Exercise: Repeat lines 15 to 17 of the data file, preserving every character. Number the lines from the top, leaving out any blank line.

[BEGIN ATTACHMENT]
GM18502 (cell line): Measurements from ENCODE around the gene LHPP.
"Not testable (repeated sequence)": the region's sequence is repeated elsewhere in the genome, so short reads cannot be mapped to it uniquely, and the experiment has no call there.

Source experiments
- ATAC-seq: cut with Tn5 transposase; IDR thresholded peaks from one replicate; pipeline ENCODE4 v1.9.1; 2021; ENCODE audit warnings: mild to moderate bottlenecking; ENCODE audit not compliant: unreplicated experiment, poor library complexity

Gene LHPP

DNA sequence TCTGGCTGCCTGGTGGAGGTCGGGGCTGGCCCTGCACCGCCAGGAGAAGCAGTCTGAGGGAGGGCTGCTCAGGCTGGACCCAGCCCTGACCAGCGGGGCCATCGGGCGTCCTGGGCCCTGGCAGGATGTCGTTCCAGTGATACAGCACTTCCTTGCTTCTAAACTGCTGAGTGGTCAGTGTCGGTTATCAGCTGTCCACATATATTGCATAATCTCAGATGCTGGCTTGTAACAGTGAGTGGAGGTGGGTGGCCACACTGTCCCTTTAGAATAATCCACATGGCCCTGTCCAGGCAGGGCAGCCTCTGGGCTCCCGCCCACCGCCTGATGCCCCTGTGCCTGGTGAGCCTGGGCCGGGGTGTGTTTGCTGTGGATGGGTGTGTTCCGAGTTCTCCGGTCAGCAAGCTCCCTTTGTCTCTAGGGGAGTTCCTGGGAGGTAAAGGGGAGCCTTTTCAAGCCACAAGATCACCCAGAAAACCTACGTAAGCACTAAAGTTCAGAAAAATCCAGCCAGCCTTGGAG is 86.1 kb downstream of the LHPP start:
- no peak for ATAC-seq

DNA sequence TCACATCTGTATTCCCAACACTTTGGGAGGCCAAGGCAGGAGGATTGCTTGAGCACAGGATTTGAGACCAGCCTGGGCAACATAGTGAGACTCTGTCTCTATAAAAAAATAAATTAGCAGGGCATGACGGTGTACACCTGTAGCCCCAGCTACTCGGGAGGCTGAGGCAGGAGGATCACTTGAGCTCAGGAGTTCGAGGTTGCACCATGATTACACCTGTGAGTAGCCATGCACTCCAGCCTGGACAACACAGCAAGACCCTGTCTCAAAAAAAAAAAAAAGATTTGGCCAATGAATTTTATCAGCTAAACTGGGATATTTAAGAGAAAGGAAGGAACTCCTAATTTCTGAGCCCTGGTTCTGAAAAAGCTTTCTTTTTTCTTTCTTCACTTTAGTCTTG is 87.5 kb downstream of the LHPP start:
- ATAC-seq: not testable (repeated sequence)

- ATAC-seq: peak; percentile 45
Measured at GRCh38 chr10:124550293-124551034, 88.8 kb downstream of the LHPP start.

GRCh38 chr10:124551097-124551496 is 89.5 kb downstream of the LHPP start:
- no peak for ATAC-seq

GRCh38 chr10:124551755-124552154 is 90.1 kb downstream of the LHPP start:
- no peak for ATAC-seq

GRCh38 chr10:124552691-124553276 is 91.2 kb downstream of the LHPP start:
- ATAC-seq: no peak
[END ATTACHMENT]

- no peak for ATAC-seq

GRCh38 chr10:124552691-124553276 is 91.2 kb downstream of the LHPP start:
- ATAC-seq: no peak